Thursday, January 12, 2012
When David Bryan phones from a stage in Houston, the Bon Jovi keyboardist isn't calling to discuss his band's tour updates or studio news. He's not giving love a bad name. He's not talking about Slippery When Wet, Richie Sambora, or other topics typically Bon Jovi.
The New Jersey native who started playing with Jon Bon Jovi when the singer still used his given name "John Bongiovi" (Bryan's real last name is Rashbaum) is in the Lone Star State, readying a theatrical production of The Toxic Avenger, his second musical stage pairing with playwright/novelist Joe DiPietro.
Their first? Memphis, the Tony-winning, rocking romantic tale loosely based on disc jockey Dewey Phillips, one of the first white DJs to play black music in the 1950s.
Now on its first tour, Memphis opens at the Academy of Music on Tuesday and runs through Jan. 22.
Among other prizes, the show won four Tonys in 2010, including Best Musical, Best Book of a Musical, Best Score, and Best Orchestrations.
Bryan is "amped" that Philly (a home away from home when Bon Jovi recorded 1985's 7800° Fahrenheit at Philly's Warehouse studio) finally gets a chance to experience his rocking historical musical. "The touring production is a testament to what Memphis is on Broadway, where it's been for three years and almost 1,000 shows. Honestly, we're just so upbeat about it."
Being upbeat is a big part of being David Bryan. Fellow Jersey native DiPietro, famed for writing book and lyrics for I Love You, You're Perfect, Now Change (the second-longest-running Off Broadway musical) says in a phone interview that there's an optimism about Bryan that you don't usually find in theater folk. "Most of them are pretty tragic and pessimistic," adds DiPietro, laughing. "Then again, maybe David's optimistic because he's had people screaming at him in adoration his whole life. Who knows?"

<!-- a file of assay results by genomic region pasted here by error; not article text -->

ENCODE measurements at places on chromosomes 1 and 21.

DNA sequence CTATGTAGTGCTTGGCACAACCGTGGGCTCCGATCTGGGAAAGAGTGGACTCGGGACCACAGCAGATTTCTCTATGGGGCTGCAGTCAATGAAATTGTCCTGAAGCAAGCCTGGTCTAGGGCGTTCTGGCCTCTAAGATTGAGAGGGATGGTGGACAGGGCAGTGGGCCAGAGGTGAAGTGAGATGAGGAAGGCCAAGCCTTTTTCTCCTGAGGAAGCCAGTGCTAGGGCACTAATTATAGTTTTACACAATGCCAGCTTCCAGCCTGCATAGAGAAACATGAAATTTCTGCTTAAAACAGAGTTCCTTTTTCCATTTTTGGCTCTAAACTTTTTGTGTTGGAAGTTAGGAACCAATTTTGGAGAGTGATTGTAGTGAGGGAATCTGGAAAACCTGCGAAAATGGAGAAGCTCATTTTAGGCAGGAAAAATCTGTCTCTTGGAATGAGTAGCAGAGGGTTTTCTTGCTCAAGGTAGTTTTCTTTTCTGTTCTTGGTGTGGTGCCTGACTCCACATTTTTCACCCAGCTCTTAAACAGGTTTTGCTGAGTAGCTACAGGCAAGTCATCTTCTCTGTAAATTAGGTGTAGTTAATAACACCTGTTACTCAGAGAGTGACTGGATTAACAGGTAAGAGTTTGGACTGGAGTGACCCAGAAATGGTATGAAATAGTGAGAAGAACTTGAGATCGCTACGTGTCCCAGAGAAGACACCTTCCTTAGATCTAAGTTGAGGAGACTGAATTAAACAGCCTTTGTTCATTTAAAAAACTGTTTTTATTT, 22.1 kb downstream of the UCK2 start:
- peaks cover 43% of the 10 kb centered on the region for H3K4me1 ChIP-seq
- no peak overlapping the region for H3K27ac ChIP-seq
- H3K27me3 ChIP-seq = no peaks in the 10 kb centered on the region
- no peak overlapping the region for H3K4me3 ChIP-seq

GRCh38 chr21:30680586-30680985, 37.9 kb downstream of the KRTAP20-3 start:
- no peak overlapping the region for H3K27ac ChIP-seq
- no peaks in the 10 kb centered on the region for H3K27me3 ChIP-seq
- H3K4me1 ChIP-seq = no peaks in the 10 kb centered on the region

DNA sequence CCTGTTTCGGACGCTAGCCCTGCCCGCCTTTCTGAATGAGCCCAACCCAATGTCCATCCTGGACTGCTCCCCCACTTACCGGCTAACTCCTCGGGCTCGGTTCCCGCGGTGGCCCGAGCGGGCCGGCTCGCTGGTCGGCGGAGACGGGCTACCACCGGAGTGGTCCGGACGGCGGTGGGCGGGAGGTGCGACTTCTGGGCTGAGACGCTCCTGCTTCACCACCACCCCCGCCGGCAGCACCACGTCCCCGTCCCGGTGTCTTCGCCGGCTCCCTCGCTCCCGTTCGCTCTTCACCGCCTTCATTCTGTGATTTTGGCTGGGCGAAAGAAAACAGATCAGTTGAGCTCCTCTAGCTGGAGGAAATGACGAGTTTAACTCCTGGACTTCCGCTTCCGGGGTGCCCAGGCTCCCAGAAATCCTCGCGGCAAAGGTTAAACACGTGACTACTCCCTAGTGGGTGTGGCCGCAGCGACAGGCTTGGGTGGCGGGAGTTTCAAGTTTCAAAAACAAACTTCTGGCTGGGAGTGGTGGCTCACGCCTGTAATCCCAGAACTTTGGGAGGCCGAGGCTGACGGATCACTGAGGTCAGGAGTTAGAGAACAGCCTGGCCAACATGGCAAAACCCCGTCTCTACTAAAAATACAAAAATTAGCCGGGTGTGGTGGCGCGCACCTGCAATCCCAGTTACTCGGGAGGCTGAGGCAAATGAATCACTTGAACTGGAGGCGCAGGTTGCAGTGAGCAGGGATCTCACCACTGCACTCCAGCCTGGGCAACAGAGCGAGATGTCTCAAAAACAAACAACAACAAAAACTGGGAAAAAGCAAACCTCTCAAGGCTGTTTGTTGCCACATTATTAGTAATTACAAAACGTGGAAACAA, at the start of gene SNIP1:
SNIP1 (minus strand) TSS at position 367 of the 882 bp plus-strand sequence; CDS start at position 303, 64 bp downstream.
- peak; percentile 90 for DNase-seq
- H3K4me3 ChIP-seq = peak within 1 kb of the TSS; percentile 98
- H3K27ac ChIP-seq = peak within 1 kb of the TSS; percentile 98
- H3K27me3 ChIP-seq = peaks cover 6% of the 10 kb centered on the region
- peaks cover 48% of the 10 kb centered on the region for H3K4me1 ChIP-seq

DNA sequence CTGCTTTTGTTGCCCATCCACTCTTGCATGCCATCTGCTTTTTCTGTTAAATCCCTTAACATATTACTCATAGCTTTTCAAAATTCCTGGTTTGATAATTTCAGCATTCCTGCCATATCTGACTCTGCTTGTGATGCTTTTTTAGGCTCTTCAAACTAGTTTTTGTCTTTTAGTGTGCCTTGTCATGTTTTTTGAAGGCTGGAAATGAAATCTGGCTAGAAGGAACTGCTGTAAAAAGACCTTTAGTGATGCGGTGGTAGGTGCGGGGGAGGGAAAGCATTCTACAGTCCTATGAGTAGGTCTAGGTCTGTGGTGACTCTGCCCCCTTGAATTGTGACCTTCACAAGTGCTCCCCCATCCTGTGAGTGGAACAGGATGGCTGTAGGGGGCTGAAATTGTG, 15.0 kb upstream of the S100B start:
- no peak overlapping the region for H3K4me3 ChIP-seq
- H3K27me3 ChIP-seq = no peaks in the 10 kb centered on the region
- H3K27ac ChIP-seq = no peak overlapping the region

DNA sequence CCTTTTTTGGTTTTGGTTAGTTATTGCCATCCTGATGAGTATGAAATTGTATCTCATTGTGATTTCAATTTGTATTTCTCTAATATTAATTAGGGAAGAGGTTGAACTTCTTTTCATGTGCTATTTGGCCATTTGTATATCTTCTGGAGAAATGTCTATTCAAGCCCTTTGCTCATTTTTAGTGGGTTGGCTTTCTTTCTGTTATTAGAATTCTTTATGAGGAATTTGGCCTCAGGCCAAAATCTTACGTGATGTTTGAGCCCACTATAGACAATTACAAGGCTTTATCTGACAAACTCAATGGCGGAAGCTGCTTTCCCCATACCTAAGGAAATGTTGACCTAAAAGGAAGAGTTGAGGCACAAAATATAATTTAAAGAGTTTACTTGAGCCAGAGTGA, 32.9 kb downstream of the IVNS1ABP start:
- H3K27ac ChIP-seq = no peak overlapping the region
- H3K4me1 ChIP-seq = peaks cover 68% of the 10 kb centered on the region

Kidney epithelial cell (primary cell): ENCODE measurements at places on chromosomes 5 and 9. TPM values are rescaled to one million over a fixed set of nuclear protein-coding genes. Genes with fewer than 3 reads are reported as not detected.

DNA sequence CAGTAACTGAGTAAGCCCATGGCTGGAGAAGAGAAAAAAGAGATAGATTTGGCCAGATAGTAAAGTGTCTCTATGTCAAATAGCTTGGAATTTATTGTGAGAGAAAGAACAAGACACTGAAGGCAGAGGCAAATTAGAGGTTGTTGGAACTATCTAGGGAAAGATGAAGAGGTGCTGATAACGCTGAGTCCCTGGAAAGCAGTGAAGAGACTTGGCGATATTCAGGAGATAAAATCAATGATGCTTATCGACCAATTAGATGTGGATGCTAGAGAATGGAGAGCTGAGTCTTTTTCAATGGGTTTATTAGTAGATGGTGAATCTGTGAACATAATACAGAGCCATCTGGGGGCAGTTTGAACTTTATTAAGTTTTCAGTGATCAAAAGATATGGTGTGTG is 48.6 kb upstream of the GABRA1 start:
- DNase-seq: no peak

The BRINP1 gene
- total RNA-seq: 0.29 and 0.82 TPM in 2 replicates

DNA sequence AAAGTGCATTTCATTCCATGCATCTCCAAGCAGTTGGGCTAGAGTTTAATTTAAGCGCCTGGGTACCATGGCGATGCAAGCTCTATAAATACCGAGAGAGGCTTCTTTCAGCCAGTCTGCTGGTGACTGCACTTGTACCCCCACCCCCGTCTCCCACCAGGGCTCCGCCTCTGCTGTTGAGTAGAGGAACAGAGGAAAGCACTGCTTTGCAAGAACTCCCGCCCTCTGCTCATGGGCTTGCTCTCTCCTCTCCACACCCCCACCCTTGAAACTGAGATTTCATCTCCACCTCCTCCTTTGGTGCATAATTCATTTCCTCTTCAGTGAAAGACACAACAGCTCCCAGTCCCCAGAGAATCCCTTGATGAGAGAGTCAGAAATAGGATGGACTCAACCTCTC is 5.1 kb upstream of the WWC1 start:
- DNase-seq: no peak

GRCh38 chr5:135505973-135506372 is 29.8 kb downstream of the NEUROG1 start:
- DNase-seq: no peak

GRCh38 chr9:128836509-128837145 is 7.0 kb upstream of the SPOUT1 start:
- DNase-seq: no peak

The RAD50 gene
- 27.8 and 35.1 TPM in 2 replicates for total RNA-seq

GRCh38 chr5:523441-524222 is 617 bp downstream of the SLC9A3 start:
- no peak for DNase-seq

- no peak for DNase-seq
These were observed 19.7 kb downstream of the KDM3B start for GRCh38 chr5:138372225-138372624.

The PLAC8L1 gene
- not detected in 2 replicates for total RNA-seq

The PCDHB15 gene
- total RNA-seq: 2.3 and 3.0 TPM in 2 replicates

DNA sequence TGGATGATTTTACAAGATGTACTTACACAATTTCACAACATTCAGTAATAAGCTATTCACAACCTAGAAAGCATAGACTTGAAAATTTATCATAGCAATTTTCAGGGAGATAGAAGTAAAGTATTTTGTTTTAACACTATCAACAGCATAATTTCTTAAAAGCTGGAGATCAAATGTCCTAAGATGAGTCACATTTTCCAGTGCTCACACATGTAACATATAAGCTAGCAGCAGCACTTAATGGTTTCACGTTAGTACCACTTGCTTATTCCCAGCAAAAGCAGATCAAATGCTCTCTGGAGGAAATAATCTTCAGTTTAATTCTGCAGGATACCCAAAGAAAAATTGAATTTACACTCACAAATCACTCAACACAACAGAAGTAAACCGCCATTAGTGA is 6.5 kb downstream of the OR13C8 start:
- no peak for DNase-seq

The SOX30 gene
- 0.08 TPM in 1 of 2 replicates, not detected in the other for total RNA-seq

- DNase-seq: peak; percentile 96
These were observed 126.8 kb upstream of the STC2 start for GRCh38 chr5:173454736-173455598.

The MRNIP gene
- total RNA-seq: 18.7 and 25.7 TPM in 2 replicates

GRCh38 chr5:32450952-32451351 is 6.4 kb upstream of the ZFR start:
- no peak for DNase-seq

After calling himself the "ultimate optimist," Bryan (who will turn 50 in February) proves as much when discussing the forlorn finale of Memphis, "Steal Your Rock 'n' Roll." Though it's about one character's rise and another's fall, Bryan says that through everything, the ill-fated character "stuck to his dreams no matter what - that's the person I am."
The person Bryan is learned to play trumpet at age 5 when his father, horn man Eddie Rashbaum, taught young David the intricacies of his craft. "He led me down the path of music," recalls Bryan, who eventually learned to play violin, clarinet, and piano before hooking up with Bon Jovi. "Jon and I have been playing together since I was 161/2, and honestly it's been a pretty long, fun ride," says the keyboardist who worked in cover bands with the vocalist before forming Bon Jovi. Bryan has penned a fleeting few songs for the pop-metal act including the fan favorite "In These Arms."
When Bon Jovi went on hiatus between 1990 and 1992, Bryan started considering options. He started work on a solo album, the prog-jazzy On a Full Moon that came out in 1995 (a second solo effort, Lunar Eclipse, was released in 2000) and composed the film score to 1992's Netherworld. In 2001, the "script gods" came calling when an agent sent Bryan, a theater novice, a request for an authentic score for a musical love story, an interracial one, with the birth of rock-and-roll at its core.